Cervical cancer is a form of cancer that affects the cells of the cervix. Cervix is the lower part of the uterus that connects to the vagina. According to the World Health Organisation, almost all cervical cancer cases are linked to infection by high-risk human papillomaviruses (HPV), a common sexually transmitted virus.
It is one of the most easily prevented cancers yet is the fourth most common cancer found in women. Cervical cancer is also one of the most treatable types of cancer. In fact even if the cancer is diagnosed in late stages, it can be controlled with appropriate treatment and palliative care.
All women are at risk of developing cervical cancer. This risk increases once they become sexually active as most cases of cervical cancer can be traced back to HPV infections. According to WHO, generating awareness about this type of cancer is essential in winning the fight against the spread of cervical cancer.
Steps taken to prevent Cervical Cancer
Let us explore some simple yet necessary steps to take to prevent cervical cancer.
- Cervical screening is recommended for women aged 21 years and above. The frequency of screening recommended depends on the age. Women between the ages of 21 years-49 years of age are advised to go for cervical screening once every three years while women between the ages of 50-64 are advised to be screened once every 5 years.
- Cervical cancer vaccination is the most effective way to minimise the risk of developing cervical cancer caused by HPV. It can protect the individual against 4 types of HPV including two high-risk strains responsible for the majority of cervical cancers. HPV vaccinations can be started at the age of 9 years and is recommended for preteens aged between 11-12 years and upto 26 years of age.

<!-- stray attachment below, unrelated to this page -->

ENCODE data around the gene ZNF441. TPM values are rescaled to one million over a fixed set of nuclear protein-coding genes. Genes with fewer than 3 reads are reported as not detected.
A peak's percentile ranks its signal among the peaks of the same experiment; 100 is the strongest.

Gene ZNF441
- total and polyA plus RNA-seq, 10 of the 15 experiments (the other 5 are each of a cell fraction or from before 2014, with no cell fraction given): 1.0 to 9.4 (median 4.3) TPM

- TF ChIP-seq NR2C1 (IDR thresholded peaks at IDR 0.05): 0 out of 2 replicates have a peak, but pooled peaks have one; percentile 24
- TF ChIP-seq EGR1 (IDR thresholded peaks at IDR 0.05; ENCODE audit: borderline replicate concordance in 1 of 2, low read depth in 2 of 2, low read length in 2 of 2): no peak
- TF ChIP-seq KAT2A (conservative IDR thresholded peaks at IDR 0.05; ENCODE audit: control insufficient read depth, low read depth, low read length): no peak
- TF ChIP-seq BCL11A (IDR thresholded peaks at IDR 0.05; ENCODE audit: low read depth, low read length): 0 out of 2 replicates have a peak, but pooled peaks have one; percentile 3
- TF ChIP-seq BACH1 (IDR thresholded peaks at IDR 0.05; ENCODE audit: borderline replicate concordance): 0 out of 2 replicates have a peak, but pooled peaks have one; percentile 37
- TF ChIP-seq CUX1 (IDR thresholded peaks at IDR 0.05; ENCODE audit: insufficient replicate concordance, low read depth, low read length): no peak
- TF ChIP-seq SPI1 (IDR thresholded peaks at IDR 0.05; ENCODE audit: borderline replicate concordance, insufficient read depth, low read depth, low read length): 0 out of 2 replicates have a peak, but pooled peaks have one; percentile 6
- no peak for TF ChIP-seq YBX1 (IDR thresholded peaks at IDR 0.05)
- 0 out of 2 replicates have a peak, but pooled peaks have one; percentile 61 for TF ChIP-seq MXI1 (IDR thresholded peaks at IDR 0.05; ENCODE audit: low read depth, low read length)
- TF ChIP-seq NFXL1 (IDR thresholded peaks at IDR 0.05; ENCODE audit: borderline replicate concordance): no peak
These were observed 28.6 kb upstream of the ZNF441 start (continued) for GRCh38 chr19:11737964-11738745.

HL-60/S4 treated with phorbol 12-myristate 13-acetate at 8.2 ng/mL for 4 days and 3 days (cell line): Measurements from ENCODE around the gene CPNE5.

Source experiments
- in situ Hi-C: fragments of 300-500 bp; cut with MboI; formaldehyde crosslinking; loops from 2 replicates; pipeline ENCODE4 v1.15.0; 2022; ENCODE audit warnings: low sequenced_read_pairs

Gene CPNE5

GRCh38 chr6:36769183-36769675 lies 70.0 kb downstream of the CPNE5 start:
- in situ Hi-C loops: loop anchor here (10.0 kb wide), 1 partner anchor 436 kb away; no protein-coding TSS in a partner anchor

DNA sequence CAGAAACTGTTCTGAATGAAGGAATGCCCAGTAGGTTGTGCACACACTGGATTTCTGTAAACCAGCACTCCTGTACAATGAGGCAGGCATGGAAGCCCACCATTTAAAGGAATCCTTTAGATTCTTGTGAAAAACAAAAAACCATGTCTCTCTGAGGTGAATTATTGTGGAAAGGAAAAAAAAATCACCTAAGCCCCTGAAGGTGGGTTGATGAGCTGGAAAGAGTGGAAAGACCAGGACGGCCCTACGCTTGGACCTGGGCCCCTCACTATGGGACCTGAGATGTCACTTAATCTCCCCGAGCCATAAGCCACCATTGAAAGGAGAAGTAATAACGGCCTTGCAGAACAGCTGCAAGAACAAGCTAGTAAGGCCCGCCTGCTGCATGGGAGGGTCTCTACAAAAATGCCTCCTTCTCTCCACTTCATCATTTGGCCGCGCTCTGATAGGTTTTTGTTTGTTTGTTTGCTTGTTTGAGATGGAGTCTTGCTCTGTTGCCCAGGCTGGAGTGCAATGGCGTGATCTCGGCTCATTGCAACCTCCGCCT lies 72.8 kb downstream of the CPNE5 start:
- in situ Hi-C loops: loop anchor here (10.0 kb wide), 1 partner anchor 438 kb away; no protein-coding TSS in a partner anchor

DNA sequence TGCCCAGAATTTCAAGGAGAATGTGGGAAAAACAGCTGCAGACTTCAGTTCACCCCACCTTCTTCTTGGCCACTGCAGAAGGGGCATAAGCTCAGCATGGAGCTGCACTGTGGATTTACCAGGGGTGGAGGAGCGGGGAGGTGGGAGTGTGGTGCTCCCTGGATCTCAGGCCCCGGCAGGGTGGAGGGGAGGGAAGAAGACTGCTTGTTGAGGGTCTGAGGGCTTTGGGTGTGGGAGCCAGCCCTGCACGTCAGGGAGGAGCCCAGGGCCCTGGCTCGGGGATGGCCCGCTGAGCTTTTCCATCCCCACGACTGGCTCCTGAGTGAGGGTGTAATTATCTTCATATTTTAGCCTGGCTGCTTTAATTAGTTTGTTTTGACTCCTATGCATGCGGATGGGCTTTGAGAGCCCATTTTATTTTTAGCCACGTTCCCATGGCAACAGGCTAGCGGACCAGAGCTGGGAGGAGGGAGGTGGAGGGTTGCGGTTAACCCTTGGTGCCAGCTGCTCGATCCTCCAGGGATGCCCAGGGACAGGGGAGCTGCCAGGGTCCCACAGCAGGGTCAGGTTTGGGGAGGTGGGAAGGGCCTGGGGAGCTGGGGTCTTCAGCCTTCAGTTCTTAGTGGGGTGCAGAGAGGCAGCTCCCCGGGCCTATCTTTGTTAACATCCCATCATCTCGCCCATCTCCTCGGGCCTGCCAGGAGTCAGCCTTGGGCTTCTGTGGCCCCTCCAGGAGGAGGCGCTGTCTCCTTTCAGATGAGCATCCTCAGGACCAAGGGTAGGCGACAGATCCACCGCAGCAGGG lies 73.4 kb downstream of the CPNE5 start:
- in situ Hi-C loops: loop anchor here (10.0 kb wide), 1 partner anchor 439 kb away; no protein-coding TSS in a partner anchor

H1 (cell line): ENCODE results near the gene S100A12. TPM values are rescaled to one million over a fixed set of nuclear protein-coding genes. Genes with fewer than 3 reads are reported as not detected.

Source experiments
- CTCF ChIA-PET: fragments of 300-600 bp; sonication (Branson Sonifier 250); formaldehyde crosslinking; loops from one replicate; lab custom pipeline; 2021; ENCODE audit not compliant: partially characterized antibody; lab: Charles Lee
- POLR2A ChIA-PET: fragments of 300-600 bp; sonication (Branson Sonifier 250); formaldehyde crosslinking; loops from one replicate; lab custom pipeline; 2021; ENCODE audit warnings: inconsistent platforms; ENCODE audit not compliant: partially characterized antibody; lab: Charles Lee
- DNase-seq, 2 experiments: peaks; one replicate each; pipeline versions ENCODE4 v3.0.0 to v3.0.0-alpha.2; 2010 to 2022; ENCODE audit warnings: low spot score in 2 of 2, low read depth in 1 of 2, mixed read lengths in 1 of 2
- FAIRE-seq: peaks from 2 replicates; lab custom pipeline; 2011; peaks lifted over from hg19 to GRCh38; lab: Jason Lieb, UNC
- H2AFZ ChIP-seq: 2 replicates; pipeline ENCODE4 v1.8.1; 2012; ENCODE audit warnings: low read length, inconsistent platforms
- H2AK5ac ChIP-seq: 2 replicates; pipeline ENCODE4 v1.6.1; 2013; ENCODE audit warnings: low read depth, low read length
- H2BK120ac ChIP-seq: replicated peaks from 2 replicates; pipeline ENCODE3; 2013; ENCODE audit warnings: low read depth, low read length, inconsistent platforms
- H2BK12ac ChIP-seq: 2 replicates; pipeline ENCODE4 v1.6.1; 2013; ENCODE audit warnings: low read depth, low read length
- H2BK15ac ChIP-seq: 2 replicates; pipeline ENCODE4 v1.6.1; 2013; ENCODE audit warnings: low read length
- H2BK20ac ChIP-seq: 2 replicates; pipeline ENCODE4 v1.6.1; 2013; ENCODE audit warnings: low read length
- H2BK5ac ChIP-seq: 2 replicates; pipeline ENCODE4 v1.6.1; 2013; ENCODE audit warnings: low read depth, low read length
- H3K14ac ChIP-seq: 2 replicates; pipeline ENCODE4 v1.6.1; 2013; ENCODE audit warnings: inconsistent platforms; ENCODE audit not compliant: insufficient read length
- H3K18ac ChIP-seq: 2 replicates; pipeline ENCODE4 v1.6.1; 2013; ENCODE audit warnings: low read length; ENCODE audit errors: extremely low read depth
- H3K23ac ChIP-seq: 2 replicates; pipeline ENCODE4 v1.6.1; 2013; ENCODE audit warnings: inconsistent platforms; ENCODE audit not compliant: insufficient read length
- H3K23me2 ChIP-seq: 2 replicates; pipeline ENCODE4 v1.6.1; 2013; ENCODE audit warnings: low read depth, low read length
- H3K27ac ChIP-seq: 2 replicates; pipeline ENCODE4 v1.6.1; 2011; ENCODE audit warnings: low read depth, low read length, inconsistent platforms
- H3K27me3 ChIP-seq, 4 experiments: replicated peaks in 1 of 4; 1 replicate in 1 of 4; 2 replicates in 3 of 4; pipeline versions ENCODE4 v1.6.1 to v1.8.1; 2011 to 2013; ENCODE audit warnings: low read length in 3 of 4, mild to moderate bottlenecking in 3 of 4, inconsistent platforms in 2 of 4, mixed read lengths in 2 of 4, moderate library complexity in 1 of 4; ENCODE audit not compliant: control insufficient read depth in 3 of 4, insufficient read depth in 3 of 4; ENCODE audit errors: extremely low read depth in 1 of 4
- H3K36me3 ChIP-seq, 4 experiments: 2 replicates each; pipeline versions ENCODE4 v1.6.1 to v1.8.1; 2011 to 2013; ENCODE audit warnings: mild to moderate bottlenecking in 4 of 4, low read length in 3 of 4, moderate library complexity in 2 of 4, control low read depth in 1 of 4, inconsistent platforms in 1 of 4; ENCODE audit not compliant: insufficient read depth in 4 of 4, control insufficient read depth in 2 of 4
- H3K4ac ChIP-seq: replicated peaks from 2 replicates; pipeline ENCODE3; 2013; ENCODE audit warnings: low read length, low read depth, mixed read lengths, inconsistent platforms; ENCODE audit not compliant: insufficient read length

- Use of condoms while having sexual intercourse can lower the risk of transmission of HPV between sexual partners as well as other sexually transmitted diseases such as HIV, chlamydia etc.
- Limiting the number of sexual partners reduces the risk of contracting sexually transmitted infections and diseases including HPV. While most types of HPV are harmless and go away without treatment, some strains (high-risk HPV) are responsible for the majority of cervical cancers.
- Studies suggest that there is a link between smoking and developing cervical cancer. Smoking is also a well known risk factor in a number of conditions such as strokes, cardiac conditions etc. So, quitting smoking is always advised.
The most important aspect of cervical cancer prevention is maintaining regular visits to your gynaecologist after puberty at the best hospital in Gurgaon. This will help you ensure that you live a healthy life and even help prevent any problems with fertility. Regular pap smears can help detect precancerous conditions of the cervix helping doctors monitor or treat any condition that can result in cervical cancer. It is generally advised to start having pap tests at the age of 21 years. If you are diagnosed with cervical cancer, get your treatment done at the Best hospital for cancer treatment in Gurgaon as early as possible.
Consult your gynaecologist if you notice any of the following symptoms:
- Vaginal bleeding after intercourse, between periods or after menopause
- Foul smelling, heavy or watery bloody vaginal discharge
- Pelvic pain or pain during intercourse